If you’re a fan of the off-road world, you’ve likely experienced this moment at one point or another--wanting to be able to document this strange and beautiful destination you’ve uncovered somewhere off in the wilderness.

Adventure-ready Tacoma TRD PRO owners know that their trucks can get them into places that few others can reach on four wheels, and with the right gear and a little guidance, coming home with cinematic proof of your exploits is even easier than you might expect.

Step One: Gear Up

From setup to getting the shot to trimming the footage after the fact, the Tacoma TRD PRO is part-adventure machine and part-rolling production studio.

Finally, as a little reminder, make sure to keep your necessary USB cables handy. You may need to charge something up as the day goes on via the Tacoma TRD Pro’s USB charging ports.

Step Two: The Adventure Begins

The Tacoma TRD PRO gives you an advantage when it comes time to venture into the wild.

All-Terrain tires, Fox Shock Absorbers (front and rear),TRD remote reservoir suspension kit and especially its roof-height Desert Air Intake work in your favour when you’re off the beaten path.

If a river crossing is in your future there’s little that stands in the path between you and some seldom-charted terrain.

*please review maximum depth of water crossing before any attempt

Step Three: Documenting the Journey

Getting packed up to properly capture your excursion is relatively painless. Of course, your DSLR or point-and-shoot digital camera will come in handy along the way (the more rugged/water resistant the better), but for those moments in motion, a good mount goes a long way.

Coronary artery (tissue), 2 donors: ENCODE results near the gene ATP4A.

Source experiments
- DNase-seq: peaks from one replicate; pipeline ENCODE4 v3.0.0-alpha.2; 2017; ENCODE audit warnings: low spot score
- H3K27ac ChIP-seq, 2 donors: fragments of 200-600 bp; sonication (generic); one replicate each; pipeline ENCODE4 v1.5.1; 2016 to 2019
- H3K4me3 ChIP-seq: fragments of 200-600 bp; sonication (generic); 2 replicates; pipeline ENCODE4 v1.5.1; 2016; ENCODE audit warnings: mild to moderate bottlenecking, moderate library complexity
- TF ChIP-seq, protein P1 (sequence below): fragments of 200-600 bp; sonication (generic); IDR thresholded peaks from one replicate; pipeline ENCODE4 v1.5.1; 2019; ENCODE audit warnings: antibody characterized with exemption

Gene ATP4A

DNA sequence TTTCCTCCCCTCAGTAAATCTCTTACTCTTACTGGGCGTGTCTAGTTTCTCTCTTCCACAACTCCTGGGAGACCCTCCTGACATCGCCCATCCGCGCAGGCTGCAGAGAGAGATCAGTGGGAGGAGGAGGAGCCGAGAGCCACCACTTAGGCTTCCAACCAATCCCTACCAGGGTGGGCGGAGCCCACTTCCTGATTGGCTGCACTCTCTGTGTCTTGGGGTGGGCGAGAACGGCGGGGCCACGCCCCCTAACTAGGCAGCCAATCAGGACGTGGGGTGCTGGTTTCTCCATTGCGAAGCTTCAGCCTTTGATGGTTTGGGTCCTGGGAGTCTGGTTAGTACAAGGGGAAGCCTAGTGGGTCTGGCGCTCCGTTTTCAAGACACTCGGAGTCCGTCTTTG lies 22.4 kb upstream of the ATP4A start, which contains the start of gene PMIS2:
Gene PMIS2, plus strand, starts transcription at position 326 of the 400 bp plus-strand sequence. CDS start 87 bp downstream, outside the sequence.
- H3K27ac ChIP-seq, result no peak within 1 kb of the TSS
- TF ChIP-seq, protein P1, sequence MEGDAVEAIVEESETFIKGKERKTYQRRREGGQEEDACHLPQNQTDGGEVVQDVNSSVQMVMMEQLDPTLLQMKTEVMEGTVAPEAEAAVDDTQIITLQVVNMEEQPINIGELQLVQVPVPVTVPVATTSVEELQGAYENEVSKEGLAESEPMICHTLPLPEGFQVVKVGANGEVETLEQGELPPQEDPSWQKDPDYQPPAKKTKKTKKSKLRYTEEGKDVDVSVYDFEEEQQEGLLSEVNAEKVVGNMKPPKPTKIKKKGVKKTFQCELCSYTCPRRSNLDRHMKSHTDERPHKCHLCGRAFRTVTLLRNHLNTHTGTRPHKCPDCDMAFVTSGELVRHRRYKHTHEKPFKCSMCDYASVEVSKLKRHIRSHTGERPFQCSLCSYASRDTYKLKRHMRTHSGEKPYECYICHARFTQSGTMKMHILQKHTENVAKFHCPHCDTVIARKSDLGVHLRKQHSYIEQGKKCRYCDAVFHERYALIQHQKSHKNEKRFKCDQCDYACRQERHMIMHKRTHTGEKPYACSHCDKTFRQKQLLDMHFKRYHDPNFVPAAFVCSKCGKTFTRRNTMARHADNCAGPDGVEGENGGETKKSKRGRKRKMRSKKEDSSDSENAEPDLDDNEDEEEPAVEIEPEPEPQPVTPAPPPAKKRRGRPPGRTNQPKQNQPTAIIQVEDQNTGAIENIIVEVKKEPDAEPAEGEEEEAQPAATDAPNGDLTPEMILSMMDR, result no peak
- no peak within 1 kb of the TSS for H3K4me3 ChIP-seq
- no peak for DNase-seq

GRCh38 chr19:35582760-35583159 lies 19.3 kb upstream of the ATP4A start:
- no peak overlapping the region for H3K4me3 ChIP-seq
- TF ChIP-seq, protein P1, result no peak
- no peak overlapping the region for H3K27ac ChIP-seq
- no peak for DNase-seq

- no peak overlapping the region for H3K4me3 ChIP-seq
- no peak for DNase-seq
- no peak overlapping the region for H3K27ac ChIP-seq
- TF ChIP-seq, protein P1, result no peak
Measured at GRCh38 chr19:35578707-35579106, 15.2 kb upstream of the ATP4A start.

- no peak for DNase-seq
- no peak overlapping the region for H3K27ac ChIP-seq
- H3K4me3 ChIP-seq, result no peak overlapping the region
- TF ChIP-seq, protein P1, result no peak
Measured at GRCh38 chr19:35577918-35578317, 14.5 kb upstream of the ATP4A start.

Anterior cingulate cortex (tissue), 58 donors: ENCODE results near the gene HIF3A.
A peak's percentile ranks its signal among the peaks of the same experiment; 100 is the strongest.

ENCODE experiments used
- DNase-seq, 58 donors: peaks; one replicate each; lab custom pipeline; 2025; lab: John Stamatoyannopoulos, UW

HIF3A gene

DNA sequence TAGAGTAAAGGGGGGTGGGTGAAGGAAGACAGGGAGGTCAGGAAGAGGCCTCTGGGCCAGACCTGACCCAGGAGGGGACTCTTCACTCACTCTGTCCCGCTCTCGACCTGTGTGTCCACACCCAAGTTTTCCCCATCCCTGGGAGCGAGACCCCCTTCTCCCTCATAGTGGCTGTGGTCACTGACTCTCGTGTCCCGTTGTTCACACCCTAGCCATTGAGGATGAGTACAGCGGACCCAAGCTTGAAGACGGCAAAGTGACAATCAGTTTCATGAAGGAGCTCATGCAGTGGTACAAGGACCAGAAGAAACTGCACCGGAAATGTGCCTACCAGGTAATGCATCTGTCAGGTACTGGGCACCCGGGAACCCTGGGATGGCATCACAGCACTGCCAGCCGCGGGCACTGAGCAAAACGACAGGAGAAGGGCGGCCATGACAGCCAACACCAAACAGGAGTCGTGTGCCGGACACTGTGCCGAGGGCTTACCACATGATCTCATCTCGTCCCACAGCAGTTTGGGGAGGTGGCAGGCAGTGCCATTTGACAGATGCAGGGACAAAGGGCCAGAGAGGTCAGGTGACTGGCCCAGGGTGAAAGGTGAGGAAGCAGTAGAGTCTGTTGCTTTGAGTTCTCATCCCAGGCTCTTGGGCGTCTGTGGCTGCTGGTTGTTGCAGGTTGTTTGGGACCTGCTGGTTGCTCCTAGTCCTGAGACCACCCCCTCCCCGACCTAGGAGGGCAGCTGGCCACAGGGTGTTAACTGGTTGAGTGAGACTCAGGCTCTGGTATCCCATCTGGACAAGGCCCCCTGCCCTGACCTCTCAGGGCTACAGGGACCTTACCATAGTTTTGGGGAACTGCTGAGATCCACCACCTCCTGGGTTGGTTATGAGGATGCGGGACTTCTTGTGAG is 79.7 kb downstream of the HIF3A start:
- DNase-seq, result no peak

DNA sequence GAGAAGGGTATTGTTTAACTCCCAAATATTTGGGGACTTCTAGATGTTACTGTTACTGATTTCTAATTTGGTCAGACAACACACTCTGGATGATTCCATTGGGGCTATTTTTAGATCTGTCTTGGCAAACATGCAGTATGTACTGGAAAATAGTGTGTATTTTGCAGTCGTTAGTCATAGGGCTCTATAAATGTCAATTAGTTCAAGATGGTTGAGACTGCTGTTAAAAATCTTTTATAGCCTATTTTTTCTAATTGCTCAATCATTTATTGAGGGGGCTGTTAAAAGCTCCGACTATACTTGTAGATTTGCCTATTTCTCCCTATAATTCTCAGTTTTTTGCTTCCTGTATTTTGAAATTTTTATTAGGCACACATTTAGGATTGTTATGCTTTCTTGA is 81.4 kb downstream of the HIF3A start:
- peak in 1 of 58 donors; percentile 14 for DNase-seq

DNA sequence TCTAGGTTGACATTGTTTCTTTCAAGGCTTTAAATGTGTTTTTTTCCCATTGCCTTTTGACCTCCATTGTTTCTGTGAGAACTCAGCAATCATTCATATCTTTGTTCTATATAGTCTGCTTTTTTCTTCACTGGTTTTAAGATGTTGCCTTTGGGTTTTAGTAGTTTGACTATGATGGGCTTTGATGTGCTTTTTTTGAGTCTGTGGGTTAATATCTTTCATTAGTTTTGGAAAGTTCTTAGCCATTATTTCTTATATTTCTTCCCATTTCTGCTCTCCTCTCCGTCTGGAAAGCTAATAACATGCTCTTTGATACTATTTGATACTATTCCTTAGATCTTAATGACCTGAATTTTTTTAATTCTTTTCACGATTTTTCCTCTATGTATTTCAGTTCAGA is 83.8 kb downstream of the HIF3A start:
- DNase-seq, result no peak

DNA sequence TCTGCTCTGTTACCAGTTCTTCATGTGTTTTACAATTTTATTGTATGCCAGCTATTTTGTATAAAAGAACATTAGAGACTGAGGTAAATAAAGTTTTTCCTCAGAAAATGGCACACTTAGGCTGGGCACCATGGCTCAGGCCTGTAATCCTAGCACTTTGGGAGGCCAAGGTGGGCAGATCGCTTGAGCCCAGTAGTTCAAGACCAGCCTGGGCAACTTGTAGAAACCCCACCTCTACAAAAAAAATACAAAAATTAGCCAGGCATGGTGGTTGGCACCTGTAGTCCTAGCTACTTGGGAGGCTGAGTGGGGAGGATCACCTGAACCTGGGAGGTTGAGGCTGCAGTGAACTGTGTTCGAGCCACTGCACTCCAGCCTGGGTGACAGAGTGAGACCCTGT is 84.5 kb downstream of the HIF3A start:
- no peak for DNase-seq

A sturdy suction cup-camera mount for your hood is a great solution that will give viewers that perfect POV footage of the terrain you’ve worked your way across.

Remember, you’ll have opportunities to swap the mount to different places, so having some sort of cleaning wipes/rags and water to clear a new mounting point is highly recommended.

Step Four: Getting the Shot

Once you start getting into rough terrain, you’re going to want to take a moment to contemplate both camera positioning and angle of approach.

Depending on the local geography, you may come across some pretty wild views as well, which can be fun to capture from over the nose of the Tacoma or inside the cabin.

Step Five: A Remote Workspace

Considering there’s a good amount of space, comfort, and convenience inside the Tacoma TRD PRO, there’s no real reason to wait until you are home to review the footage you’ve been out and captured.

*Avoid distracted driving and only review footage with vehicle in a safely parked position

You can easily nudge your seat back and let the front center armrest act as a resting surface for your laptop, and with those extra USB cables, we suggested to pack, you can take a look at the rough cut of your videos before leaving the trail you’re shooting on.

We all know that feeling where a photo or video you’ve taken didn’t turn out as well as you’d thought, so by taking advantage of the Tacoma’s interior comforts, you’ll know if you need a second take long before you trek back to civilization.